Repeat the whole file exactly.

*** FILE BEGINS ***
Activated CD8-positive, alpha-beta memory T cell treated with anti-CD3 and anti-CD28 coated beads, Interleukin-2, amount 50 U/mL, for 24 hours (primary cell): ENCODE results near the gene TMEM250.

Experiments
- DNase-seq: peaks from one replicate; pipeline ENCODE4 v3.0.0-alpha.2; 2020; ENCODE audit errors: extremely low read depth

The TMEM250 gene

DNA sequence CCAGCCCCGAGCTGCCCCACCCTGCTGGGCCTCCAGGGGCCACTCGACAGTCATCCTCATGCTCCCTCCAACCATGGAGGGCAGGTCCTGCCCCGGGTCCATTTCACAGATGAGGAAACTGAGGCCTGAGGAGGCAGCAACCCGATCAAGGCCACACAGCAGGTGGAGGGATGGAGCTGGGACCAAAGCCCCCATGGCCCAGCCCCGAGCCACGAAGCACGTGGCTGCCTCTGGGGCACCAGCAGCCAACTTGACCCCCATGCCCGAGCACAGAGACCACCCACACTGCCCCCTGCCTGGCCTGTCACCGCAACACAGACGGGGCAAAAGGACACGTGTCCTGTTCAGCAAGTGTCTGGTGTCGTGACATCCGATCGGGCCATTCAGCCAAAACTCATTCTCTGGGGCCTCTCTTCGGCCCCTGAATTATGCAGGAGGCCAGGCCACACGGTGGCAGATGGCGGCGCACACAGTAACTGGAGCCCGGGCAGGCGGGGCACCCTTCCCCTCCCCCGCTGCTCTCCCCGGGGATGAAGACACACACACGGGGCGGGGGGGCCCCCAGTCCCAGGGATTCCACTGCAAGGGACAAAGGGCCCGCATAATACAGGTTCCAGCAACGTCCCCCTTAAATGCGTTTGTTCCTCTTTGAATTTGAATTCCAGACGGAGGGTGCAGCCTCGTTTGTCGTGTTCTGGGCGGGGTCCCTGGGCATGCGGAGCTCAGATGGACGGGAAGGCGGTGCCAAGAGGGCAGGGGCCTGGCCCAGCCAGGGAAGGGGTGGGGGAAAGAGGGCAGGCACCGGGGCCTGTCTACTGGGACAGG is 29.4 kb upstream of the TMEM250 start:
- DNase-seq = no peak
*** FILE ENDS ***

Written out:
Activated CD8-positive, alpha-beta memory T cell treated with anti-CD3 and anti-CD28 coated beads, Interleukin-2, amount 50 U/mL, for 24 hours (primary cell): ENCODE results near the gene TMEM250.

Experiments
- DNase-seq: peaks from one replicate; pipeline ENCODE4 v3.0.0-alpha.2; 2020; ENCODE audit errors: extremely low read depth

The TMEM250 gene

DNA sequence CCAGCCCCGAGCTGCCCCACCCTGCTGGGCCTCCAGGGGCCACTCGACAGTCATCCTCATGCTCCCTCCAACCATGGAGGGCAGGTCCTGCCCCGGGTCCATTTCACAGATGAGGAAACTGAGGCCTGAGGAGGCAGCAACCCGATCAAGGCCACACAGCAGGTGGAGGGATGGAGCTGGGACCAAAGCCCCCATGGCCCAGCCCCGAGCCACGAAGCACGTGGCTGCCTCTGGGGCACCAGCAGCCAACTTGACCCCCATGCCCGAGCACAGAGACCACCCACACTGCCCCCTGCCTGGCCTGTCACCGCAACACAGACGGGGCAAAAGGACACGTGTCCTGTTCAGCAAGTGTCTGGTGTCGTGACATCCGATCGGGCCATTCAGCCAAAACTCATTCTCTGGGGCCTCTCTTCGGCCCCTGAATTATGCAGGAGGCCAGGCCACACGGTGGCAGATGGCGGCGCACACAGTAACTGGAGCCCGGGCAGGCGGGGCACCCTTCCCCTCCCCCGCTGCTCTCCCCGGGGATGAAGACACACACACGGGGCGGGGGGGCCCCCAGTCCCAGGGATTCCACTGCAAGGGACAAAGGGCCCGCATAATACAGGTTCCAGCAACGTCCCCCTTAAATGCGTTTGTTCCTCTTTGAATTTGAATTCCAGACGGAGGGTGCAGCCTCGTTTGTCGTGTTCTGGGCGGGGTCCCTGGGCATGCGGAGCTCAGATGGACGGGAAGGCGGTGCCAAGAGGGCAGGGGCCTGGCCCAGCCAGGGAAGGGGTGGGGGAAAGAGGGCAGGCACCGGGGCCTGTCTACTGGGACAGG is 29.4 kb upstream of the TMEM250 start:
- DNase-seq = no peak